JP: Well, it’s real in that it accounts for emergent properties. It’s not a simple thing to reduce, well, consciousness, to its material substrate. But complex forms of social interactions aren’t easily reduced in a causal manner to the material substrate. I mean, we can’t draw causal links. We just don’t have that level of sophistication, and perhaps never will. So the reality of the processes that make up social interactions among social animals can’t be reduced to the material substrate, but they’re real, and they’re so real that they select. So they’re real. This is the problem I have with the people who are simultaneously reductionist materialists and evolutionary biologists. It’s like, "sorry, guys: you don’t get to be both." That’s the argument I was trying to have with Sam Harris, which augured in very rapidly in the first discussion, and I thought proceeded adequately well in the second discussion. Sam thinks that you can get the facts to speak moral truths for themselves. He also has this theory that we should be attempting to maximize wellbeing. But I’m not going to deal with the second claim at all, because the devil’s in the details, there, with how you measure wellbeing. Our ability to measure wellbeing is catastrophically unsophisticated, to say the least. The wellbeing scales that we have are extroversion minus neuroticism. That’s a big problem for someone who wants to do scientific measurement: it’s like, "OK, we’re going to increase wellbeing." "Hey, no problem. How are you going to measure it? and whose wellbeing? mine? OK, mine now? mine next week? mine next month? mine in a year? how about 10 years? how about 50?"

JL: And who chooses how to measure it?

JP: Well, precisely—"and my wellbeing in relationship to my significant other? in relationship to my family? in relationship to the community? at all those levels of temporal distinction? You’re going to measure that, eh? Good luck. And don’t come and say, ‘we can maximize wellbeing and we can do it scientifically’ until you get your measurement devices in place, and they’re not in place. That’s a fatal flaw."

JL: I assume Sam would disagree with this. In some sense, is that not the fatal flaw of the history of Marxism in the 20th century?

JP: Sure. It’s utopianism: "we can define wellbeing, and then we can collectively work towards it." It’s like, "well, I’m afraid it’s just not that simple." "From each according to his ability, from each according to his need." Sounds great. Devil’s in the details—and, definitely, the devil was in the details of that. So who defines "need"? who defines "ability"? That’s a big problem. It’s a fatal problem—and, literally, it’s a fatal problem. So, anyways, I trace back the development of these religious ideas to their—you can trace them infinitely far back. The issue of hierarchy and hierarchical position is absolutely key. It’s key to evolutionary survival. It’s key to mate selection. It’s key to survival.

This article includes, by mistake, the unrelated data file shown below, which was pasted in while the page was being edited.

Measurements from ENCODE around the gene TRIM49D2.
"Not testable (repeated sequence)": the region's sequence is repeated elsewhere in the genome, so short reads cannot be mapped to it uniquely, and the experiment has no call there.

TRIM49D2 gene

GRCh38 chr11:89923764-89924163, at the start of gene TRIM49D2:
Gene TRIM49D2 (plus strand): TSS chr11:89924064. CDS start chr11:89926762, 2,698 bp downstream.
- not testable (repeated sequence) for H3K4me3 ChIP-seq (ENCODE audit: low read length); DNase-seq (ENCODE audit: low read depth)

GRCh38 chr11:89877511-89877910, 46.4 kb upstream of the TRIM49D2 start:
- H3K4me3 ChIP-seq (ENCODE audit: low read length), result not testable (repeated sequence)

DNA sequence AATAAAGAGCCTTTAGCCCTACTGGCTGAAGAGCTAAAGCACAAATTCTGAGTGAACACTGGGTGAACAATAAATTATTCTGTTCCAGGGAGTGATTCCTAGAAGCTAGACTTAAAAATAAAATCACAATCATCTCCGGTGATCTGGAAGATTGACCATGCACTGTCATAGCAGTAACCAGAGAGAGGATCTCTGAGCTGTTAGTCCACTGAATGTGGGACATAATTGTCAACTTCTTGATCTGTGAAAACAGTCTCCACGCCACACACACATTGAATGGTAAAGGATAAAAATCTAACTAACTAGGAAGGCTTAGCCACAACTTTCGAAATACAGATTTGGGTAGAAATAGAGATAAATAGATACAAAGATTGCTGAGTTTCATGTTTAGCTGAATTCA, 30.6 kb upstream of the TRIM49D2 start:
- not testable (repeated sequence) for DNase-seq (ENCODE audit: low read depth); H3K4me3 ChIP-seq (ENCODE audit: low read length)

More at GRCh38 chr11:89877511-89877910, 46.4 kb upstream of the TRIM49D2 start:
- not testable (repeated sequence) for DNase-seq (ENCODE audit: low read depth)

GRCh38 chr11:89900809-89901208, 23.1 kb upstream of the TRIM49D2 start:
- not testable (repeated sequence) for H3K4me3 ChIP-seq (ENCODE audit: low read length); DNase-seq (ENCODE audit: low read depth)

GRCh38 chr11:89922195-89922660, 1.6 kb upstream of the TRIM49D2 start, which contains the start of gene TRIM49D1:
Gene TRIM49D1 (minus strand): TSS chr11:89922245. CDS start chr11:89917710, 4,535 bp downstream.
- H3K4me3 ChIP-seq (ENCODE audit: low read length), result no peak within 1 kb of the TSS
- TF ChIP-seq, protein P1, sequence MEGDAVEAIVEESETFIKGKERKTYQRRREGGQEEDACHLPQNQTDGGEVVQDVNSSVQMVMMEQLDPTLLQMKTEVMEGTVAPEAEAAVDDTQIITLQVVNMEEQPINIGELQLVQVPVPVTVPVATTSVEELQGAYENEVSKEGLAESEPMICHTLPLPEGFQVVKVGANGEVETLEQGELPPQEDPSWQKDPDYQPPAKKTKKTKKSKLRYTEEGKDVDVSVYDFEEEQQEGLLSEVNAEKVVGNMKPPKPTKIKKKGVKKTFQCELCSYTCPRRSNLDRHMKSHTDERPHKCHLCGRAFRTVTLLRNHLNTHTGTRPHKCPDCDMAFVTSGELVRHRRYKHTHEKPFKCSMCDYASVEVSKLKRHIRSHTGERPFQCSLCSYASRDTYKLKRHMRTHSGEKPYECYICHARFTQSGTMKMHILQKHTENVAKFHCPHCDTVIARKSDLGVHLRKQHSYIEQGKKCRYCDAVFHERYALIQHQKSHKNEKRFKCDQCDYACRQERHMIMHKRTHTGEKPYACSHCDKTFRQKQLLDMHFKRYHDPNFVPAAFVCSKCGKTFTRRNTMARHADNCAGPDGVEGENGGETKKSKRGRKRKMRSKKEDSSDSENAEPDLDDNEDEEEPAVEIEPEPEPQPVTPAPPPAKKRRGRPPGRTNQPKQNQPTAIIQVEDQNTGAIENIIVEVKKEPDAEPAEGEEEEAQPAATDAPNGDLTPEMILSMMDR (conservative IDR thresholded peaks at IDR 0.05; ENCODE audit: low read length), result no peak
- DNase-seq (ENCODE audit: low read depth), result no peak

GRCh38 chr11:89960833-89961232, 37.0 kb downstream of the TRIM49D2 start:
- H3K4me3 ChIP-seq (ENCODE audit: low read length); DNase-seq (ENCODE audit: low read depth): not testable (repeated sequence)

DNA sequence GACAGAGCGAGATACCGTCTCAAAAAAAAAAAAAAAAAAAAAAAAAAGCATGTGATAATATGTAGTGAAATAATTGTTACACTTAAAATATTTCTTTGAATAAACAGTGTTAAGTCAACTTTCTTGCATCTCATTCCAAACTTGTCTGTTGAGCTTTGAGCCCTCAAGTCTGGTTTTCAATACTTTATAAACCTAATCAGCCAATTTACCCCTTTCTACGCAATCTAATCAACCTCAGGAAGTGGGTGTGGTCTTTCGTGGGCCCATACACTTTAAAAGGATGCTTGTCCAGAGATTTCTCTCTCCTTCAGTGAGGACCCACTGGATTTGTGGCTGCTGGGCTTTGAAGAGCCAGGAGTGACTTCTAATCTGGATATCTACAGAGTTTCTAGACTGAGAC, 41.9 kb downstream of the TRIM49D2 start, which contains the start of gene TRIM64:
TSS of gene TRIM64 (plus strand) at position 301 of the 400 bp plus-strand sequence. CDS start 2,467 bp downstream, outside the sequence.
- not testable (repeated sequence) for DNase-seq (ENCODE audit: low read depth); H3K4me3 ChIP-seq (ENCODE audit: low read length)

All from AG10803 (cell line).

JL: On that note—another sidetrack, another potential interesting avenue—we had a very insightful question from a viewer, or statement from a viewer, I should say: that the centrality of the dominance hierarchy in your thinking or understanding of the evolutionary process—in what sense is that not just a re-articulation of the Marxist or postmodernist position that power is everything?

JP: Well, that assumes that the reason that you…

JL: Power relations, I should say.

JP: That assumes that you relate dominance hierarchy mastery to power. Well, you can do that, because you could define it that way: "power is what gets you up the dominance hierarchy." Well, first of all, we should make a couple of things clear: I use "dominance hierarchy" because that’s a shorthand. People understand what that means. It’s not clear that hierarchies are, in fact, dominance hierarchies. One of my insightful colleagues once told me that I shouldn’t use the words "dominance hierarchy", because Marxism is built into that conceptualization—that the reason hierarchies exist is because of power. I thought, "Jesus, that’s probably true." It was quite a devastating criticism, in some sense, because it could easily be that the reason that hierarchical structures were formulated as dominance hierarchies was because the biologists who were doing the investigations, and the people who were formulating the ideas, had already been saturated with a Marxist view of power relations. But the reason that I brought up de Waal…

JL: Marxist or colonialism.

JP: Sure, sure. Absolutely.

JL: I mean, a lot of the recent history of Western civilization has been one of dominance over what were perceived of as inferior cultures: The White Man’s Burden.

JP: There are a variety of things that contribute to success, let’s say, and one of them is force. We won’t talk about power, because "power"… Force: force is when I get you to do something you wouldn’t choose to do. You could say, "the person who’s best at doing that is the winner." I would say, "no, that’s wrong. That isn’t how the evidence stacks up." The problem with being the person who gets the other person to do something by force is you have to e